In the week leading up to your garage sale, clean everything you’re looking to sell at your yard sale. Use disinfecting wipes and dust rags to clean off books, electronics, toys, home decor, and any furniture. Also, make sure you run any clothes you’re selling through the laundry so that they’re clean. Not only will this help your items look better, but it also allows you to ask for a little more money for an item if it’s in good condition.

Advertise Your Sale

Before you kick off your yard sale, get the word out about it both physically and digitally! Put out signs and hang up flyers close to the sale telling people the location, date, and time. You can also utilize social media platforms like Facebook and Nextdoor to spread the word among acquaintances and your neighborhood.

Price Items Fairly

Garage sales are popular because customers know it’s generally where they can get lower prices for household items. If you’re having trouble deciding what price to set for something, a good rule is to shoot for about 10% of the retail price. Also, if you have small items like paperback books or kids toys, you can price them in bundles to give yard sale shoppers a great deal. Be mindful that many items in your garage sale will be used or old, so don’t try to overprice or get the same price you paid for the item when it was brand new.

Set Up the Garage Sale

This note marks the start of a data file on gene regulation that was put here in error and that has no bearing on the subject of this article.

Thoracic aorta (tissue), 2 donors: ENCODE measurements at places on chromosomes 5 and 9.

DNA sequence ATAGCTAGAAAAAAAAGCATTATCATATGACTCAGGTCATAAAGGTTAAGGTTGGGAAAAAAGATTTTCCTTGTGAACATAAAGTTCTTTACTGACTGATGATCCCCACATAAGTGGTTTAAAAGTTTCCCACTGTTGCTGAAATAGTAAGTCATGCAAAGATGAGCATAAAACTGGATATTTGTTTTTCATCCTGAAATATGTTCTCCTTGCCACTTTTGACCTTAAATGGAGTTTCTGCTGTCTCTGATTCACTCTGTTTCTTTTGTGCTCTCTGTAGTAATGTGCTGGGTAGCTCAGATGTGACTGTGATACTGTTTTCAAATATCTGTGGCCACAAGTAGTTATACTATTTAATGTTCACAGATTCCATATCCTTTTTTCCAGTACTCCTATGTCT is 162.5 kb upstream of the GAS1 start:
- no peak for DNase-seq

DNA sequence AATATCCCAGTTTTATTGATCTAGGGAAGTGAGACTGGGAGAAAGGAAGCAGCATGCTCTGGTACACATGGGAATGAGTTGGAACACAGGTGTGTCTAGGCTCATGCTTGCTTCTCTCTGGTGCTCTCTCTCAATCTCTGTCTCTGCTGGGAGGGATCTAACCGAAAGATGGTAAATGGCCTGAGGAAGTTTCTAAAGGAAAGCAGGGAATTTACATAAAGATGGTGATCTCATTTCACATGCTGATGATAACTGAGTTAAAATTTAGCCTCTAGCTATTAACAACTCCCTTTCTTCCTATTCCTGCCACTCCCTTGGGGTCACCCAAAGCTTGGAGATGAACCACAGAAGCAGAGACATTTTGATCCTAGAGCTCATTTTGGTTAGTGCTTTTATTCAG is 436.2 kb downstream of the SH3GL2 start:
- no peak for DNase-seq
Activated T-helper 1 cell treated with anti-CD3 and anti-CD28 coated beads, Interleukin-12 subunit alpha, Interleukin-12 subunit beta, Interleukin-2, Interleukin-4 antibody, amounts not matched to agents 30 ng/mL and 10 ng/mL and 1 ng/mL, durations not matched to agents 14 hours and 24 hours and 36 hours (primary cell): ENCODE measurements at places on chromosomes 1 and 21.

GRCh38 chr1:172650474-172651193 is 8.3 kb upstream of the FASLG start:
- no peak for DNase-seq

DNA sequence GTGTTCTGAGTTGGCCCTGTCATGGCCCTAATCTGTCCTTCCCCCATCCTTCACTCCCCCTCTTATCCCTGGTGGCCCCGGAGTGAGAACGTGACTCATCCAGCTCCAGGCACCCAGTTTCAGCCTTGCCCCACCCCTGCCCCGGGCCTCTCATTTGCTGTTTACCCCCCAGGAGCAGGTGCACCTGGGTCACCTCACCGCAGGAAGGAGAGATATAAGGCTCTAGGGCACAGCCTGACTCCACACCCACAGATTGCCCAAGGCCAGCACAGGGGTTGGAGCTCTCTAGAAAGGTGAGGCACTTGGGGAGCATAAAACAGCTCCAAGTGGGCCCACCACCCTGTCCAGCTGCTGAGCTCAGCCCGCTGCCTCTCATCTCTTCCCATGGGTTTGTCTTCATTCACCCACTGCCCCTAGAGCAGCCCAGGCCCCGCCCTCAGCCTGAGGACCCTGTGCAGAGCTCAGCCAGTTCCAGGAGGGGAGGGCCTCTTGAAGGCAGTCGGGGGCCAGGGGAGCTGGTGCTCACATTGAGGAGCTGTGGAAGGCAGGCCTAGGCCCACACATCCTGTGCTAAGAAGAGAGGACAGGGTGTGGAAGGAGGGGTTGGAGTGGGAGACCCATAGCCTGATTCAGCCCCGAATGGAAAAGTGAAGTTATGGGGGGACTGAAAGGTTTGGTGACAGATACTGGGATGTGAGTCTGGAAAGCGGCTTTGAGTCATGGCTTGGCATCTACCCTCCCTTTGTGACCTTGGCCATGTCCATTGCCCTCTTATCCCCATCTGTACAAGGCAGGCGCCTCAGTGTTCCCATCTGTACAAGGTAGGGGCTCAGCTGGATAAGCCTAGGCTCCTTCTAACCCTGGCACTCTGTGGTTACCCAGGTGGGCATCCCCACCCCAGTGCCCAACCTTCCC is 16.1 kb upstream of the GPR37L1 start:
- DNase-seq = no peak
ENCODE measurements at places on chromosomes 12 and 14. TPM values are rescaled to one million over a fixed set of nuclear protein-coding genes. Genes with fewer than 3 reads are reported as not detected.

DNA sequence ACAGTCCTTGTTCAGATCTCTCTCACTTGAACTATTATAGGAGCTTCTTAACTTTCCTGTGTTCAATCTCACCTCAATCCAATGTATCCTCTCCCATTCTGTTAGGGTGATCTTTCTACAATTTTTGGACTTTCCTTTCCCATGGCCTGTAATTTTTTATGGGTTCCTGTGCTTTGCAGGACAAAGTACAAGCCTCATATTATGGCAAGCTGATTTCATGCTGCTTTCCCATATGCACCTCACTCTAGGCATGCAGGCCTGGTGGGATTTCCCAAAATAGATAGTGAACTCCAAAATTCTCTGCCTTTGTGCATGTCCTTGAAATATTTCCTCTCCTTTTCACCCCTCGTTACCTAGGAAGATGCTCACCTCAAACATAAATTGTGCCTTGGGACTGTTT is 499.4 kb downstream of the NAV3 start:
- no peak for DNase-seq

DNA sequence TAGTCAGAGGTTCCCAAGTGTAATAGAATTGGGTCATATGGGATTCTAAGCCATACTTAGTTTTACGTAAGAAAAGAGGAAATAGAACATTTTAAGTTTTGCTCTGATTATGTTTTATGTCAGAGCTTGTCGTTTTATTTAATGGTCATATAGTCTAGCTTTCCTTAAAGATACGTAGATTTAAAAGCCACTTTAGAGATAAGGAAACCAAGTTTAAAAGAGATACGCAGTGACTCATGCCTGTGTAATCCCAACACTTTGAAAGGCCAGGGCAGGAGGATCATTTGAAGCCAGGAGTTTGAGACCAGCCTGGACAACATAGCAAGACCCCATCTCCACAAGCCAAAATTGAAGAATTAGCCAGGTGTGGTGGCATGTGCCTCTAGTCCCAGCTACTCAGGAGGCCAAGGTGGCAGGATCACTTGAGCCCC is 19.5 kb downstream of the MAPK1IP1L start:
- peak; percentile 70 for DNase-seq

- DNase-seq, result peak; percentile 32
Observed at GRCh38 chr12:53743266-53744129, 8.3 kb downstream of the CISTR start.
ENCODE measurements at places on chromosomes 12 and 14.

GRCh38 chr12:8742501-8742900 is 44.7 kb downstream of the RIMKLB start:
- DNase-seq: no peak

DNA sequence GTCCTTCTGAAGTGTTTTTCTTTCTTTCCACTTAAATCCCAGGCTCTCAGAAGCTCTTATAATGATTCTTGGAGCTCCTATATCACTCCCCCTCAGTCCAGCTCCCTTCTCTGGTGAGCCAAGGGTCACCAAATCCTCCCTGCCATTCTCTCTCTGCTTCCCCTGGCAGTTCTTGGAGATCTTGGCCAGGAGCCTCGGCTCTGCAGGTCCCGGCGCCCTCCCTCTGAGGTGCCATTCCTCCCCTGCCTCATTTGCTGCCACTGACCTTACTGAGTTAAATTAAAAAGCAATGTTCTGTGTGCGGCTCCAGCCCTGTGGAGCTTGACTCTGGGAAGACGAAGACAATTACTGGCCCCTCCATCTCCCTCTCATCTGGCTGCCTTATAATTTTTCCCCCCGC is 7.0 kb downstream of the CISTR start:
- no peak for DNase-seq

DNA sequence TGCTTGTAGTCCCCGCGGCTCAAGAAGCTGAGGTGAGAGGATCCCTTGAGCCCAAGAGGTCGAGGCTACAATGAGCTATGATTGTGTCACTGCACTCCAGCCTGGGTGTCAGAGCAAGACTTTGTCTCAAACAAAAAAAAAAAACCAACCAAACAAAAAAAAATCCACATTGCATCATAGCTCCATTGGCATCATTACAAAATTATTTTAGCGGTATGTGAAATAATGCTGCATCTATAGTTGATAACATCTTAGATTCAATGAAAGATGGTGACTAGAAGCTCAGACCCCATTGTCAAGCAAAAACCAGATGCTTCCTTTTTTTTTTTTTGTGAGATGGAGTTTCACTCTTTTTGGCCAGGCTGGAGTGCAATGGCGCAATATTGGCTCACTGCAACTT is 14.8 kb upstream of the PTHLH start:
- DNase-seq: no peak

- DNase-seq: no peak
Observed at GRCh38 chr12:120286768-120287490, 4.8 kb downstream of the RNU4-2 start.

As the day arrives for your garage sale, get everything set up ahead of time. Putting items out in a particular way can help keep things organized and increase the chances of shoppers seeing all that you have to offer. Set up your tables and clothing racks in rows to form paths and aisles that shoppers can easily move through, and group similar items together. Also, put your best items in the front to draw shoppers into your sale!

Expect Negotiations

Even if you’re using price stickers, chances are someone will try to negotiate for lower prices. Don’t panic when this inevitably happens. Garage sales are common places for negotiating, and you get to make the rules for your yard sale. If you’re open to negotiating, you might be able to get away with raising the starting price just a little and establishing a minimum price you’ll take for an item. The longer your sale goes on, the more you should be willing to take lower prices or make deals to get rid of items. But if you aren’t willing to negotiate, make it clear that the prices are firm to set the expectation that negotiations won’t happen.

Consider Electronic Payment Options

If you really want to set your garage sale apart, have electronic payment available! Some of the most common payment apps include Cash AppVenmoGoogle Pay, and Apple Pay. This is beneficial for both your shoppers and you, as it’s easier to send money straight from an account than have to keep track of cash and change. If you want to accept credit or debit cards and you have a smartphone, Square is easy to set up and can be used long after the sale—just be aware that Square takes a small percentage of each charge.

Donate What You Don’t Sell

There’s a pretty good chance you’ll have items left over after your yard sale, but that doesn’t mean you should hold onto them. Consider donating your items! There are lots of place that accept all types of items, like lightly used clothing and even larger household furniture. Even though you weren’t able to sell them, someone else could use the items you no longer want or need and put them to good use in a new home!